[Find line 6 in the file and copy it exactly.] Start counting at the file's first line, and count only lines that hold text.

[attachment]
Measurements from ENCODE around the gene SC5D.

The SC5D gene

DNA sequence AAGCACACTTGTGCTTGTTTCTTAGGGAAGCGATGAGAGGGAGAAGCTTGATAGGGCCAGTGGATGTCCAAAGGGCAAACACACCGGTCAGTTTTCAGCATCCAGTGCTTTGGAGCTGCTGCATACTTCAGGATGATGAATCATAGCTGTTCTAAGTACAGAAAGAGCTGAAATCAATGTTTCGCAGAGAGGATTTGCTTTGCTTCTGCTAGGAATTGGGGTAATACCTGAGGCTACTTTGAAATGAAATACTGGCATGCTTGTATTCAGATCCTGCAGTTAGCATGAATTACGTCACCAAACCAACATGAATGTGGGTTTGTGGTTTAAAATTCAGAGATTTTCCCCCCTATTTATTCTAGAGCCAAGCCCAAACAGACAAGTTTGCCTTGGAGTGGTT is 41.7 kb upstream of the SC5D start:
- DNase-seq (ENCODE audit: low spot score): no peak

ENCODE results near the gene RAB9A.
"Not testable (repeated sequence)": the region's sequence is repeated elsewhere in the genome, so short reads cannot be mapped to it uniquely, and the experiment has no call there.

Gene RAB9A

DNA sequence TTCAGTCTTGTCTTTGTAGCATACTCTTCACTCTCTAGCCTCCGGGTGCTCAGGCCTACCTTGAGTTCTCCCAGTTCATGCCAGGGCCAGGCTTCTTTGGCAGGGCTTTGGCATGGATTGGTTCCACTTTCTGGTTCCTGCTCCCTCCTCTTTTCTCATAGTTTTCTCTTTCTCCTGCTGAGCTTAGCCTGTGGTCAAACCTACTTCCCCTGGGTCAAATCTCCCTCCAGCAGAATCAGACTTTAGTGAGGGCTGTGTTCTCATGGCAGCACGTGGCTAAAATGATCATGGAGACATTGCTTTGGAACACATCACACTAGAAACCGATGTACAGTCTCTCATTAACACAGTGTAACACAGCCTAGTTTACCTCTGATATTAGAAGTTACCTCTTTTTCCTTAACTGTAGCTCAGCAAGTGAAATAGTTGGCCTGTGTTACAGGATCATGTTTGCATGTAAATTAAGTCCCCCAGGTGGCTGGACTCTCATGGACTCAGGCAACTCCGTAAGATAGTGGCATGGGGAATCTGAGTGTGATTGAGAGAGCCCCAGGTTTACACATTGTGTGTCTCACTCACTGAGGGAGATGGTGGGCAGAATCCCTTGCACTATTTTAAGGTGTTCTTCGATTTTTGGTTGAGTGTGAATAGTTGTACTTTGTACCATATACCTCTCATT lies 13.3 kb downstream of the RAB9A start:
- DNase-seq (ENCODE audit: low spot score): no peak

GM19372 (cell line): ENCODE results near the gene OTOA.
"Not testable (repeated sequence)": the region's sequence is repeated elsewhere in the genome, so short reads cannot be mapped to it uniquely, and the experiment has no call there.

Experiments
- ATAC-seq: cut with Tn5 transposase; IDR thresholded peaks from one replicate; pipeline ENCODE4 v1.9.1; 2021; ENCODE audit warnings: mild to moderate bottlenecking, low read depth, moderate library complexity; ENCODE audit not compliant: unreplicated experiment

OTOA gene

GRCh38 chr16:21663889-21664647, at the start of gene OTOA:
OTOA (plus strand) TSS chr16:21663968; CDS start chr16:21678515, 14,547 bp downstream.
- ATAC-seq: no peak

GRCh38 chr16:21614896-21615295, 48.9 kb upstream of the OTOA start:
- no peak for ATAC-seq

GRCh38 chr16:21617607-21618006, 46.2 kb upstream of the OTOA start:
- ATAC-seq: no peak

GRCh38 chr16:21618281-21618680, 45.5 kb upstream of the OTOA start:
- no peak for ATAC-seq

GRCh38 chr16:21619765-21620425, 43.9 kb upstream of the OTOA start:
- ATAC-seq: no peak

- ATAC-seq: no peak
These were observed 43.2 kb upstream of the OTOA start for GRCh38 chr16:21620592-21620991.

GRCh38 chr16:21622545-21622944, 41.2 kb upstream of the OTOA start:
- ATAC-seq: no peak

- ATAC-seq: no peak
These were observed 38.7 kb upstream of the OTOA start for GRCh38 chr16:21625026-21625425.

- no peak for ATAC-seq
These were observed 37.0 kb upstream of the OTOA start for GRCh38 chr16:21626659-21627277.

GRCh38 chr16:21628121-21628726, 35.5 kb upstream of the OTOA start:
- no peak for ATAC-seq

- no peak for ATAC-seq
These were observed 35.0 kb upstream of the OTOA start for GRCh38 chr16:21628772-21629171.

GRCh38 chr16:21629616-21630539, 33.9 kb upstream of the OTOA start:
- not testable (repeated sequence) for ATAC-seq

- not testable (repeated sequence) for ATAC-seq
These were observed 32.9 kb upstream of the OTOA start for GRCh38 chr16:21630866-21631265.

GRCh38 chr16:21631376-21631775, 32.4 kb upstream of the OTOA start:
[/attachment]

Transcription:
"Not testable (repeated sequence)": the region's sequence is repeated elsewhere in the genome, so short reads cannot be mapped to it uniquely, and the experiment has no call there.